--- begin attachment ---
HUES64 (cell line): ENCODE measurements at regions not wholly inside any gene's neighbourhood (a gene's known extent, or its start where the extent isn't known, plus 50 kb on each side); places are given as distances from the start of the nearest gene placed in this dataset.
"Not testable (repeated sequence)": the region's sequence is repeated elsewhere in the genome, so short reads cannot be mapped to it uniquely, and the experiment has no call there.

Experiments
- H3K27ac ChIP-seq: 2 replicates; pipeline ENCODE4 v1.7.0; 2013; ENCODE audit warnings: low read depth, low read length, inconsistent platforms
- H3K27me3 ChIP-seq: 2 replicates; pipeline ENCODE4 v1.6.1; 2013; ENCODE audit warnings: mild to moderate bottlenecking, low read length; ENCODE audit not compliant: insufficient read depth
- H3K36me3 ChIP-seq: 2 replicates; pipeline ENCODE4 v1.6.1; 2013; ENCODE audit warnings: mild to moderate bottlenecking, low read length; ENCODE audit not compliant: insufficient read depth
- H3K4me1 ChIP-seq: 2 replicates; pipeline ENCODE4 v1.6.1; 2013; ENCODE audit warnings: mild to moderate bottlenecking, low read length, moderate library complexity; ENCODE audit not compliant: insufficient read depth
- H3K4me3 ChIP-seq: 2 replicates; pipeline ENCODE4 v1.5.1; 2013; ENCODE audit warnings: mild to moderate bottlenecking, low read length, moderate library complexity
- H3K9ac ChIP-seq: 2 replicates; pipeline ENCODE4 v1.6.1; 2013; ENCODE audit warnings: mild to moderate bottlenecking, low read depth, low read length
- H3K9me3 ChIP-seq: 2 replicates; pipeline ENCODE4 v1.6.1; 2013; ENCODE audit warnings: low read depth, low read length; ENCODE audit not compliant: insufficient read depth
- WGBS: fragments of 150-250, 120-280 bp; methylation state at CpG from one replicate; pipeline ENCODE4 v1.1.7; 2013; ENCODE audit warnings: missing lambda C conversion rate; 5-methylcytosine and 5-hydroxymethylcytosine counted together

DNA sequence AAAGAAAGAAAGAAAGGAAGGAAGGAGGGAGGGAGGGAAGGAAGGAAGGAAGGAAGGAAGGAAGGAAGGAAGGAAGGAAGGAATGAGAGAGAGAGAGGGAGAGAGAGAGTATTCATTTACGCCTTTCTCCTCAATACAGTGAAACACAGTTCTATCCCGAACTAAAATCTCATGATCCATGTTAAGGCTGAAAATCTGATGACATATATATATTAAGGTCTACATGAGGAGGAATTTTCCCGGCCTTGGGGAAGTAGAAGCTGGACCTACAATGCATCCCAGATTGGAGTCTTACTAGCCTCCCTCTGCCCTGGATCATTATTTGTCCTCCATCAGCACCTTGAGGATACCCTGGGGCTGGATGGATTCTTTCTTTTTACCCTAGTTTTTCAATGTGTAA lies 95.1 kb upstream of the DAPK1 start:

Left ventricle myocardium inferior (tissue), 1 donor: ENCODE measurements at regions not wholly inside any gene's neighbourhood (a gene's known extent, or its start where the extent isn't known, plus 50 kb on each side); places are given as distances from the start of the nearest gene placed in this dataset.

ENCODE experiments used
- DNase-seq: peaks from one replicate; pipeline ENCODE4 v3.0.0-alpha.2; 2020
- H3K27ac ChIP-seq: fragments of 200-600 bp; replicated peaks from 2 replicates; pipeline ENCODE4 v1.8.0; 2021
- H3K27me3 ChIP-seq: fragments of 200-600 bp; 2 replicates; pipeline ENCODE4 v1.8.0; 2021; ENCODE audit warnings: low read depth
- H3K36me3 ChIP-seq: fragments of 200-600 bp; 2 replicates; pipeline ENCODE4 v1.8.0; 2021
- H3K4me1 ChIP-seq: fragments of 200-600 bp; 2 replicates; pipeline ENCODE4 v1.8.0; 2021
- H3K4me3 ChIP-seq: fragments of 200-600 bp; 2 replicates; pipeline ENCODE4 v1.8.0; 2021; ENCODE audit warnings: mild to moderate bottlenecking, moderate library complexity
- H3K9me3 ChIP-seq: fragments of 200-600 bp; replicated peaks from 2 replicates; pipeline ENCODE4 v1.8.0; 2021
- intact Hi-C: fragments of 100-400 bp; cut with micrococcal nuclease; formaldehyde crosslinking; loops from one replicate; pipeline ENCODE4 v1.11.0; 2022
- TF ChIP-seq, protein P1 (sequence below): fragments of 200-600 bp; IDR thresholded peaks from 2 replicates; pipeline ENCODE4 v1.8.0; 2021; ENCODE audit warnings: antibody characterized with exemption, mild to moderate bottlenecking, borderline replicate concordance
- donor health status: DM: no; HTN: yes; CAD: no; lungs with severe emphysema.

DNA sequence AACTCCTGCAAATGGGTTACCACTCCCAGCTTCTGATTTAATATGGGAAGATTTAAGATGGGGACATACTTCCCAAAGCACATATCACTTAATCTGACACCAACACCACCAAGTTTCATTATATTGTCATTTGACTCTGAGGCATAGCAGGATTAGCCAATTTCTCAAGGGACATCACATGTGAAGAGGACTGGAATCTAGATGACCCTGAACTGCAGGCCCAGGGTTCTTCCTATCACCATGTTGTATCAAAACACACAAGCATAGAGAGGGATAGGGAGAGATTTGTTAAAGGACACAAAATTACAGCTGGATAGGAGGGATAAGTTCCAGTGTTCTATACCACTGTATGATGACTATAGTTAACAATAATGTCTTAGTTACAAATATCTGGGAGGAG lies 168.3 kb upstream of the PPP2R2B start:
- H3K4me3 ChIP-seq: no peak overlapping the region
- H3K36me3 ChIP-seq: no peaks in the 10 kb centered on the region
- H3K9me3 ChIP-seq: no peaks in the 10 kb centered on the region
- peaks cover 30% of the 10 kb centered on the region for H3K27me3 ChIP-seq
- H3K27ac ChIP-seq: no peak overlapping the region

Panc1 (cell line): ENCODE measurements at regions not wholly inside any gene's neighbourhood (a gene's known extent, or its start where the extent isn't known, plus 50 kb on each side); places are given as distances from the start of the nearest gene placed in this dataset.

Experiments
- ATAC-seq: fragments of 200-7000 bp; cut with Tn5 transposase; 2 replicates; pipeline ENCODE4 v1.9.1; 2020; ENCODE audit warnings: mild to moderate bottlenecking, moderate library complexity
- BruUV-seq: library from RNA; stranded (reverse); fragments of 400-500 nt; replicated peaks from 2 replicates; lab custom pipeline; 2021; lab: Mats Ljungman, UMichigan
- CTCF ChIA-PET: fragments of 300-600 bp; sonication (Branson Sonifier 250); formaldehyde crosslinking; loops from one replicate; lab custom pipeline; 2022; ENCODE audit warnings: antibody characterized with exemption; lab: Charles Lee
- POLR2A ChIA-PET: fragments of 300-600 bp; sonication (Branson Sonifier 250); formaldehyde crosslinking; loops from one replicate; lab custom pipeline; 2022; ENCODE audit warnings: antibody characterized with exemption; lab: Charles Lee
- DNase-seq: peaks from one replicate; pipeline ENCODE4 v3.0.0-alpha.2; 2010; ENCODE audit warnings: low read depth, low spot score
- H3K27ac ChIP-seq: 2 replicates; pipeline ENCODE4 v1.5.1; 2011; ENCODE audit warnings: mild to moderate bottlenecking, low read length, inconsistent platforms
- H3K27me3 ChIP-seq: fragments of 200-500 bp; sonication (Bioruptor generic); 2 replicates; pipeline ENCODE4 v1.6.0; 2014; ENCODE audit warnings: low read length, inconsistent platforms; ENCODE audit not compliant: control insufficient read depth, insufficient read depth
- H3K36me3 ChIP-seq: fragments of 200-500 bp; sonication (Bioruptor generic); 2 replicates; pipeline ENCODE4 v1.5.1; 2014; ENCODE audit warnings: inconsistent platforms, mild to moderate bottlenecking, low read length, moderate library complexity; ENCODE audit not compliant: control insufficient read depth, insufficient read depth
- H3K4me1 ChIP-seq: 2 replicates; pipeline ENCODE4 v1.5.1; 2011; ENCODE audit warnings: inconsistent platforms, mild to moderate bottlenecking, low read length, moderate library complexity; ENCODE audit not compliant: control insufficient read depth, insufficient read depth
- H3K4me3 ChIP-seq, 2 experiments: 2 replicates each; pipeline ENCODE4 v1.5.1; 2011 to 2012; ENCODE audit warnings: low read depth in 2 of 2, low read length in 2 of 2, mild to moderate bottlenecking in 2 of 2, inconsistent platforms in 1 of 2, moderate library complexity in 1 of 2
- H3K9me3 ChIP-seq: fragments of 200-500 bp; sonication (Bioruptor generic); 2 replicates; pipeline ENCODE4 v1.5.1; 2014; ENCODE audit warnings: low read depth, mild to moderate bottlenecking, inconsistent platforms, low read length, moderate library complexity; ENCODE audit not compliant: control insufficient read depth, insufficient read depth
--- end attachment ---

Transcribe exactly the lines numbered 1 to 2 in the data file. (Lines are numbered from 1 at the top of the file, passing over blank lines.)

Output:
HUES64 (cell line): ENCODE measurements at regions not wholly inside any gene's neighbourhood (a gene's known extent, or its start where the extent isn't known, plus 50 kb on each side); places are given as distances from the start of the nearest gene placed in this dataset.
"Not testable (repeated sequence)": the region's sequence is repeated elsewhere in the genome, so short reads cannot be mapped to it uniquely, and the experiment has no call there.